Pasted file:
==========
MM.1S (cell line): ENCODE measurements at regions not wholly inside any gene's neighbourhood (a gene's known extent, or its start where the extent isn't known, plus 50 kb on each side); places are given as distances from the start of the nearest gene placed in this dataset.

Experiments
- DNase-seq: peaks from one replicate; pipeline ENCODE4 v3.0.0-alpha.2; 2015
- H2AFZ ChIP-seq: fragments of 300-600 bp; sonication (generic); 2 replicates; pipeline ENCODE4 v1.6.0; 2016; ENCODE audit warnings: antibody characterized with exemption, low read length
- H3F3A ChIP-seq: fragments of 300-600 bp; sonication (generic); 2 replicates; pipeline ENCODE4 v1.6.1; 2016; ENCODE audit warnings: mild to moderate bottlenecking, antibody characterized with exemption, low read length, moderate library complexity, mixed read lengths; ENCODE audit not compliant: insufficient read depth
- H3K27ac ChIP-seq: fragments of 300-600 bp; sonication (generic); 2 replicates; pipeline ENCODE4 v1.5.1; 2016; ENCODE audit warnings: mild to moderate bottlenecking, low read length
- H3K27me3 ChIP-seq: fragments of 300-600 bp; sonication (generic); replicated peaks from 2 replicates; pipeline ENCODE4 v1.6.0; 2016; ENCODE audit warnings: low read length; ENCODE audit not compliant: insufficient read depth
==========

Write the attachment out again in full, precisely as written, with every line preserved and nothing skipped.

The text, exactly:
MM.1S (cell line): ENCODE measurements at regions not wholly inside any gene's neighbourhood (a gene's known extent, or its start where the extent isn't known, plus 50 kb on each side); places are given as distances from the start of the nearest gene placed in this dataset.

Experiments
- DNase-seq: peaks from one replicate; pipeline ENCODE4 v3.0.0-alpha.2; 2015
- H2AFZ ChIP-seq: fragments of 300-600 bp; sonication (generic); 2 replicates; pipeline ENCODE4 v1.6.0; 2016; ENCODE audit warnings: antibody characterized with exemption, low read length
- H3F3A ChIP-seq: fragments of 300-600 bp; sonication (generic); 2 replicates; pipeline ENCODE4 v1.6.1; 2016; ENCODE audit warnings: mild to moderate bottlenecking, antibody characterized with exemption, low read length, moderate library complexity, mixed read lengths; ENCODE audit not compliant: insufficient read depth
- H3K27ac ChIP-seq: fragments of 300-600 bp; sonication (generic); 2 replicates; pipeline ENCODE4 v1.5.1; 2016; ENCODE audit warnings: mild to moderate bottlenecking, low read length
- H3K27me3 ChIP-seq: fragments of 300-600 bp; sonication (generic); replicated peaks from 2 replicates; pipeline ENCODE4 v1.6.0; 2016; ENCODE audit warnings: low read length; ENCODE audit not compliant: insufficient read depth